Andrew Fiala

When powerful people get away with lying, everything falls under suspicion

The parade of Pinocchios is underway. Michael Cohen appeared in Congress to say that the president is a con man who encouraged him to lie to Congress. The president called Cohen a liar. An Arizona congressman, Paul Gosar, came to the Cohen hearing with a poster that said, “liar, liar, pants on fire.” Cohen said absurdly, “I have lied but I am not a liar.”

What an embarrassment. Washington is awash in lies and lies about lying. The Washington Post fact-checkers tell us that the current president has uttered over 9,000 false or misleading things since his inauguration. The president dismisses this as fake news.

But let’s leave politics aside and consider lying as a philosophical problem. Lying is the subtlest of sins. Murderers leave a dead body. Thieves possess stolen property. But lying exists in the ether between thought and word.

A liar deliberately says something false with the malicious intent to deceive. Ignorant people who say false things are not liars. Nor are smart people who say things they sincerely believe, which turn out to be false. To be a liar, you must know that what you say is false.

Some people say false things as jokes. Novelists write false things and deceive us. But their stories are not malicious.

Since lying depends upon knowledge and intent, it is difficult to prove. The internal stuff of lying leaves no trace. And lying is easy to lie about.

When clever liars are caught, they say they were joking or ignorant, or that they didn’t mean to deceive. Good liars also change the subject, deflect questions and play with words. Or they go on the attack and accuse their accusers of lying.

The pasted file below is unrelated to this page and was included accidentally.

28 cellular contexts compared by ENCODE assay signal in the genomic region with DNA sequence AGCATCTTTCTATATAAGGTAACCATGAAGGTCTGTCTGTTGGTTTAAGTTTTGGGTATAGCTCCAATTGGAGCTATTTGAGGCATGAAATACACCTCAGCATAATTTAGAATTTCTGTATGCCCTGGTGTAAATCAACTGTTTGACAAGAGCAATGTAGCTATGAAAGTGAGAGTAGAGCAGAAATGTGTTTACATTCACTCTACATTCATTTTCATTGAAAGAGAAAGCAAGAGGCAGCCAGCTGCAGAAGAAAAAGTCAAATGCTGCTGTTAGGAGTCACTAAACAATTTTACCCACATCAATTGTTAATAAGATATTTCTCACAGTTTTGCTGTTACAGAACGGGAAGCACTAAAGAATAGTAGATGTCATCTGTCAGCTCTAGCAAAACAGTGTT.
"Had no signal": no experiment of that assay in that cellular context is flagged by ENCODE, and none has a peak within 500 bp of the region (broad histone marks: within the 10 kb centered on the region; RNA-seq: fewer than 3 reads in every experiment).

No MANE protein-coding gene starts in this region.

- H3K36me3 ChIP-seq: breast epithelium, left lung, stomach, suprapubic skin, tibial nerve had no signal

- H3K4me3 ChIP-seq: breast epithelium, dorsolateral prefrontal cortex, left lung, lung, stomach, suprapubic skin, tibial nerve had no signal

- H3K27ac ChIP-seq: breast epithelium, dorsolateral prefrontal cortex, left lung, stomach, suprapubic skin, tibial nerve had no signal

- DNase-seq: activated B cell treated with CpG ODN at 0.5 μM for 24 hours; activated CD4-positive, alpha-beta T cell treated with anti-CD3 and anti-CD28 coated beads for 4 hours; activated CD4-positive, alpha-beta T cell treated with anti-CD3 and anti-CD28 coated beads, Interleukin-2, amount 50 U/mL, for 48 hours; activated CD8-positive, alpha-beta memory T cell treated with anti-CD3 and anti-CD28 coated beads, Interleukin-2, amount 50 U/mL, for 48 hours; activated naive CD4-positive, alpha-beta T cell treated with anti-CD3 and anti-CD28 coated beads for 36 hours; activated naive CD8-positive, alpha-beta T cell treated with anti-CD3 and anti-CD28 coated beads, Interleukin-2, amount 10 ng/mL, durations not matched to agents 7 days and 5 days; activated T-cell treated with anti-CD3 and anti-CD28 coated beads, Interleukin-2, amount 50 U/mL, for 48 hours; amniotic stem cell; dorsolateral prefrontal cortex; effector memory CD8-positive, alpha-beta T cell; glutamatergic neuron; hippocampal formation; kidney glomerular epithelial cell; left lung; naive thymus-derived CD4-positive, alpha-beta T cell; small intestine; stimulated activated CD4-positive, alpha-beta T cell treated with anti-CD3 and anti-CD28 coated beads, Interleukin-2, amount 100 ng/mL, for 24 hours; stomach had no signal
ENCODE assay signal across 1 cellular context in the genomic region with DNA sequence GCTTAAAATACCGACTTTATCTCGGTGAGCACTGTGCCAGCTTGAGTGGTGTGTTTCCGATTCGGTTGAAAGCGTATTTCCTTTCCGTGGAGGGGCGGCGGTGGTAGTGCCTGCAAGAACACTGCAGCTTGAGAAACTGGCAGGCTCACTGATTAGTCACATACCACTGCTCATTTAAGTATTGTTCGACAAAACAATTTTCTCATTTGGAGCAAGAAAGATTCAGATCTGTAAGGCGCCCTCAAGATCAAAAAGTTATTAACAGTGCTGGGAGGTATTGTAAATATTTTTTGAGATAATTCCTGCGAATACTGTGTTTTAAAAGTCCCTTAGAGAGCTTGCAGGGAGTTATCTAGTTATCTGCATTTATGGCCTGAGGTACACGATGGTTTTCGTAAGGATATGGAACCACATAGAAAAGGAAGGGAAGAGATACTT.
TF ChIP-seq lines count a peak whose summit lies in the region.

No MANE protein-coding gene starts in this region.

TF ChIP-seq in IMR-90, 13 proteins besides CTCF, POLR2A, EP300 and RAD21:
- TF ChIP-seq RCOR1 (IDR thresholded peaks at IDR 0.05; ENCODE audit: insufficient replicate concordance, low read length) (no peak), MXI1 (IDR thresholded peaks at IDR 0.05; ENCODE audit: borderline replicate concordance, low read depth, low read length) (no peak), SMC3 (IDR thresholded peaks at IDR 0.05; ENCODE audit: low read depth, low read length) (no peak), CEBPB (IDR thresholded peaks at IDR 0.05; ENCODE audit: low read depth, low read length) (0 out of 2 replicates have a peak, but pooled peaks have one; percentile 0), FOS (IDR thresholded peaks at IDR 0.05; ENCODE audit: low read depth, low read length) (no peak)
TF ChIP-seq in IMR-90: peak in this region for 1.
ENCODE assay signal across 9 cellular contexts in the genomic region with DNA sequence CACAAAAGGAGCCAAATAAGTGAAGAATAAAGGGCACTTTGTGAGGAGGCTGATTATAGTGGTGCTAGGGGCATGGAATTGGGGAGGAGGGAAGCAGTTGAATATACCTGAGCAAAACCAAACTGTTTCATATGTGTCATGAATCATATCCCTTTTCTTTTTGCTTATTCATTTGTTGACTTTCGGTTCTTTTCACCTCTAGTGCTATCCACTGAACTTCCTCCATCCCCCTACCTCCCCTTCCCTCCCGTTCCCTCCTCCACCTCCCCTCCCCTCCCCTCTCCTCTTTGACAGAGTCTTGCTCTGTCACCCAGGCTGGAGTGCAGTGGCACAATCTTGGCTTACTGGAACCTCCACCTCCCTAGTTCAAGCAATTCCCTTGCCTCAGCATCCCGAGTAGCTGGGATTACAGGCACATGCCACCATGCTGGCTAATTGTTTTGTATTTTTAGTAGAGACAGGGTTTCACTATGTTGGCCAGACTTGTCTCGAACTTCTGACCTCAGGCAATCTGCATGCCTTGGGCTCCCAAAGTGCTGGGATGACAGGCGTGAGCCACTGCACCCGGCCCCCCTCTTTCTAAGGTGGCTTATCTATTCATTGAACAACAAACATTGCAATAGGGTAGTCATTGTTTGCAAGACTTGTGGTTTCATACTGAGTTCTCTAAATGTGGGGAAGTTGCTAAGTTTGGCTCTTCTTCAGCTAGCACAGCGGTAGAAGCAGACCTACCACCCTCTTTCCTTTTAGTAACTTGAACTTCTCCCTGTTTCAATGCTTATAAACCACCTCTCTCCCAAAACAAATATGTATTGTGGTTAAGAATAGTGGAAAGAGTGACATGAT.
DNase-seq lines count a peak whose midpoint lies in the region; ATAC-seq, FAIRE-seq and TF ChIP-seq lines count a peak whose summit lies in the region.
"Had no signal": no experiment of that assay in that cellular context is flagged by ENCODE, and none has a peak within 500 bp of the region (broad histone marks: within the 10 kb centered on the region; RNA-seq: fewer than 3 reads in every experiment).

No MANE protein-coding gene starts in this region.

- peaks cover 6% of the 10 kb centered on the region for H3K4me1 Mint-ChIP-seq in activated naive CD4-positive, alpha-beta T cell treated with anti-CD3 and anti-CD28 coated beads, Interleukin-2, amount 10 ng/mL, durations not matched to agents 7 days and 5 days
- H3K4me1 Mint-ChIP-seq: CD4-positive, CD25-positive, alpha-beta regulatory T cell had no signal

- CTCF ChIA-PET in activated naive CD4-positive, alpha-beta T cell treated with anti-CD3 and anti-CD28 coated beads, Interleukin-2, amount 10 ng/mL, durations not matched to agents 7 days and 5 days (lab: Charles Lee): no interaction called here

To detect a lie, we need a shared background of facts and truths. But clever liars manipulate disputes about truth for their own advantage. When caught in a lie, the liar can say that he truly believed that what he said was true. He can cite disputes about truth as a defensive maneuver.

A further problem lurks in the heart of the liar. The best liars often come to believe that what they say is true. This verges upon paradox. If the liar convinces himself that his lies are true, is he really lying anymore?

Lying slowly corrupts the values that allow us to share a good life together. In the land of liars, Pinocchio is king. And his long nose is contagious. Pinocchio gains power by undermining our ability to distinguish between truth and a lie. He gains power by cultivating general cynicism and skepticism about truth.

When powerful people get away with lying, everything falls under suspicion. When lying is normalized, serious and sane public discourse is undermined. Dialogue becomes impossible. Facts seem fake. Counterfeit virtue is praised. And nobody knows who to trust.

This happens in families, in businesses and in political life. Tangled webs of secrets and lies corrupt every social relation.

Mark Twain once said that only children and fools speak the truth. Polite adult society includes lots of insincere civility. Public life often rests upon a bed of lies. Families, businesses, and nations hide secrets. Silent complicity walks hand in hand with outright hypocrisy. Only a fool dares to disrupt the fabric of fibs. Only a child dares to tell the truth about the emperor’s new clothes.

Part of the solution is to adopt the fresh eyes of childhood and common sense. Stop listening to and empowering the liars. But we also need to look in the mirror. How many lies have you told or allowed to be told on your behalf?

A further solution is to recommit ourselves to reason and to virtue. Lessons in critical thinking are crucial. But we also need training in virtue. Honesty, integrity, and trustworthiness are key values for a happy life.

And in the end, we need faith in the persistence of truth. A web of lies is not easily untangled. But at some point, the whole thing collapses under its own absurd weight. Lies don’t live forever. But the truth persists, grounded in the structure of reality that is uncovered by history, science, reason, and common sense.

Andrew Fiala is a professor of philosophy and director of The Ethics Center at Fresno State: @PhilosophyFiala
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